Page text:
Current Position: Tenure Track fellow / Arthritis Research UK Career Development Research fellow; University of Liverpool, Institute of ageing and Chronic Diseases

First Degree

My first degree was at the RVC on the BSc course in Veterinary Sciences. During this time I gained an insight into research, in particular the extensive lab-based projects were very useful to choose and start my PhD studies. In the second year, we had a 6 weeks project in the lab, which I did in Andy Pitsillides' group working on chondrocytes, and my third year 3-months lab project was with Simon Bailey working on the effects of hypoxia on equine digital vein and artery smooth muscle cells. Both projects added to my desire to pursue a research career. It was also after my time in the Pitsillides' group that decided to do a PhD in that lab, and that was probably one of the best decisions I made!

Current Position

After my PhD at the RVC, I went on to do a one-year postdoc in the same lab; followed by an ARUK Foundation Fellowship at UCL for 3 years, then an ARUK Career Development Fellowship for 5 years, which I am currently in the middle of. During that time I moved to Liverpool on a Tenure track position to set up my own lab (with 1 postdoc and 1 PhD student, and undergrads/masters students). I have been awarded various grants as PI and co-PI.

I have the following experience that might be of interest: experience of being a research fellow and getting on the road to independence and what it takes to set up your own lab.

At what point did you decide to apply for the fellowship and how did you find the actual application process?

I decided to apply for a fellowship in the final year of my PhD. The application was tough but once I had a clear idea of what research I wanted to do, it was all about writing skills. The process was very interesting and an eye-opener into the grant-writing world, which is very different to paper and thesis writing, and will be very beneficial for future grant applications.

What made you decide to apply for the fellowship?

I decided to apply for a fellowship because I knew the area of research I wanted to work in for my career and I was very keen on developing this on my own. With the help of my supervisor, Prof Andrew Pitsillides, I decided on a specific project which will help me become an independent researcher. In addition, I was aware that the fellowship route was the best approach to work towards getting an offer for an academic position in the UK.

How easy did you find getting your fellowship?

It was difficult, as it should be. The hard bit is finding your research niche, the area of research you want to work in without interfering with other people’s research, and finding the specific project that is right for the type of fellowship you are applying for; I personally went through many ideas and with the help of my mentors I chose to look at the effects of FSTL3 deletion on osteoarthritis development in mice. This project allowed me to investigate new methods and processes, which is an important part of any fellowship. Another point I was uncertain about before was the need for the College and associated establishments to go through the costings of your application: I didn't know I was meant to do any of that!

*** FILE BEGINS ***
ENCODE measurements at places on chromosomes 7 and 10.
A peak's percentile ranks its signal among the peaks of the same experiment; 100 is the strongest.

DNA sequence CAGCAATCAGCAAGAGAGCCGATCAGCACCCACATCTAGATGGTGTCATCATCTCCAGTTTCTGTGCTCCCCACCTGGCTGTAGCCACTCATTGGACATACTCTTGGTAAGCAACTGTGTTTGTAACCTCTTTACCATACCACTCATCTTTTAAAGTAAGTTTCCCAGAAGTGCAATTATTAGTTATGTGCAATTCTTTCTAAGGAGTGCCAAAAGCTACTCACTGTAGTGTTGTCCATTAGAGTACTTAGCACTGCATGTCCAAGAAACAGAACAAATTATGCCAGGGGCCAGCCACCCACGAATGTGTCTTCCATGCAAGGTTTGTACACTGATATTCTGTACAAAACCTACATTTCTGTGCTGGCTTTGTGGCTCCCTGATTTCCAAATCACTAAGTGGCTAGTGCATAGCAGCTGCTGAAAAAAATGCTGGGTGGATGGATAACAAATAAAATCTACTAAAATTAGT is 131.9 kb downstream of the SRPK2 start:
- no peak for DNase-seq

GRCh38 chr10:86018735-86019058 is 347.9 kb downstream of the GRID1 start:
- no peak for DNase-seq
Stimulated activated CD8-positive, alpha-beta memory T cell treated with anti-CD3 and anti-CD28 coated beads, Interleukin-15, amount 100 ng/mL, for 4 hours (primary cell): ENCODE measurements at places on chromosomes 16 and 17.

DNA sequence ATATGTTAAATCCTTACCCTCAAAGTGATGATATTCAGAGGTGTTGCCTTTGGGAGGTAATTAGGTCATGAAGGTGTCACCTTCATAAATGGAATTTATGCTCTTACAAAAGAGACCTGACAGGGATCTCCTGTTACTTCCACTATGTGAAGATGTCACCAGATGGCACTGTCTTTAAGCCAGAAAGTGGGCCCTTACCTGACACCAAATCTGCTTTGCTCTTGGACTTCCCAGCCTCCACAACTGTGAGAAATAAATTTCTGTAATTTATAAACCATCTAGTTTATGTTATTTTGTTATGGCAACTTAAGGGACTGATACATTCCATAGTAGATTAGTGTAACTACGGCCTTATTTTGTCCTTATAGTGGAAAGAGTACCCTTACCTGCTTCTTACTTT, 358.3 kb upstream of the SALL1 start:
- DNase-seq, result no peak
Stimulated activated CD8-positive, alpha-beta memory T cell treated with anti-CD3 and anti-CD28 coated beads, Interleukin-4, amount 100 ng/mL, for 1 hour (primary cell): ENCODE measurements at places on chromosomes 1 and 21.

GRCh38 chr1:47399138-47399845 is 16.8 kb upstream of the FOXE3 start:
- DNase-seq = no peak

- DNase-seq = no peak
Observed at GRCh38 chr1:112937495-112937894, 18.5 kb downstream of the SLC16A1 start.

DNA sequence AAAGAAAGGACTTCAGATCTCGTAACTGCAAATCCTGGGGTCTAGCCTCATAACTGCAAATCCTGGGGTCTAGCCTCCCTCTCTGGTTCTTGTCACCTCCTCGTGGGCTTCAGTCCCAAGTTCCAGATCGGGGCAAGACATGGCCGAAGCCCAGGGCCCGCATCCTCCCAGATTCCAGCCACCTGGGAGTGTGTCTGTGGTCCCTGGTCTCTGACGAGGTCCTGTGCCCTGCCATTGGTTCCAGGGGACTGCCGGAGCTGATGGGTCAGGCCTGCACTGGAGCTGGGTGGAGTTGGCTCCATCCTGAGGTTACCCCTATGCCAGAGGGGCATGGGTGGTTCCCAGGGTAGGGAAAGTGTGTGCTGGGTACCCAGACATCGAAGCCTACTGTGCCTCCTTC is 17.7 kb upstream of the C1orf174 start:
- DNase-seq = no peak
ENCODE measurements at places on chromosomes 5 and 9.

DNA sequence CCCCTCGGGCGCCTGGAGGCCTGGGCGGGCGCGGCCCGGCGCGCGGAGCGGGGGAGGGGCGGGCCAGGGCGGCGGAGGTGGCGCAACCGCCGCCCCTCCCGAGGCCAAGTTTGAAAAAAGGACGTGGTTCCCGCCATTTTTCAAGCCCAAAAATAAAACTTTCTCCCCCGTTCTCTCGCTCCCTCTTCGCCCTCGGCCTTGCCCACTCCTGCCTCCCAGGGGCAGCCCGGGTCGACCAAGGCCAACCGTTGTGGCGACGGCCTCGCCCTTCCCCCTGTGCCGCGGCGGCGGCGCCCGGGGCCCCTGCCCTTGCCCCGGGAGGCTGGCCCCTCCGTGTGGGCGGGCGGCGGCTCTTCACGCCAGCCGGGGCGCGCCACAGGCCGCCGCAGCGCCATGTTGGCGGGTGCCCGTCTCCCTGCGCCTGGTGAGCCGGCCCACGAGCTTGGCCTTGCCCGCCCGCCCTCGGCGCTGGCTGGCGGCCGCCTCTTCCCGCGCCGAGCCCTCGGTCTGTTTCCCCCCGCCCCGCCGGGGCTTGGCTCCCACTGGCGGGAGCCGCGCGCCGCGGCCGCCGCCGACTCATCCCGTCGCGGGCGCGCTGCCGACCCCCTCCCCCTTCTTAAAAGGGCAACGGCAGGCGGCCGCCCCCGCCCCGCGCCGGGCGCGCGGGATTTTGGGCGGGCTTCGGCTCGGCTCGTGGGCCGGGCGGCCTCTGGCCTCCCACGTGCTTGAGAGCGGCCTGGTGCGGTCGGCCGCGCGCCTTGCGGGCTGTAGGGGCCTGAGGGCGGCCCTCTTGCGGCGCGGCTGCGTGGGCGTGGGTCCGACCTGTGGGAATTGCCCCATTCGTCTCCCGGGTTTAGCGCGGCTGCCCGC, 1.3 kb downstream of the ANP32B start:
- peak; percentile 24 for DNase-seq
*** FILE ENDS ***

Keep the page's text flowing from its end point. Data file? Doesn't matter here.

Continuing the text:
blue-stained section of mouse knee joint
Section of an osteoarthritis mouse knee joint stained with Toluidine Blue

Do you have any tips from the application process?

  • Make sure you have the right mentors to help you with the application and once you have been awarded the fellowship. Their help and guidance is in my opinion necessary for your success.
  • Find a project that is your own, and not your sponsors.
  • Take all the time you need to get the ideas, hypothesis and aims right: I started thinking about it a year before writing the fellowship; it then takes 2-3 months to get it ready for submission.
  • Remember that all costings have to go through the college, and that also takes time. Do not leave it to the last minute!
  • Finally, do it because you want to, not because someone else tells you that you should.

How has your time at the RVC helped develop your career?

I was a postdoc for one year before starting my fellowship with Professor Andrew Pitsillides. The RVC supported me and provided me with all the tools I needed for my career; including great mentorship both scientifically and for my career development, willing collaborators within the RVC, availability of courses and mentors to discuss new techniques and career development (writing grants and papers, interviews), teaching (by teaching and supervising many undergraduate students, as well as tutorials).

During my time at the RVC I applied for and was awarded the Arthritis Research UK Foundation fellowship which was supported by many people at the RVC (even though it was not an RVC-based grant). Helpfulness from RVC staff has guided me every step of the way to become an independent researcher and to perform high standard research.

I have also published two first author papers:

  1. Poulet B, Hamilton RW, Shefelbine S, Pitsillides AA (2011). Characterizing a novel and adjustable non-invasive murine knee joint loading model. Arthritis and Rheumatism; 63 (1): 137-147.
  2. Poulet B, Ulici V, Stone TC, Pead M, Gburcik V, Constantinou E, Palmer DB, Beier F, Timmons JA, Pitsillides AA. Time-series transcriptional profiling yields new perspectives on susceptibility to osteoarthritis. Arthritis and Rheumatism: under review

Interesting pointers that you wish you had known when you were starting out as a post doc

That more is expected of postdocs, as you are given greater independence in setting up experiments, writing papers and managing the lab (although all of these were also true for a Phd).

Blandine Poulet, February 2012

Top of page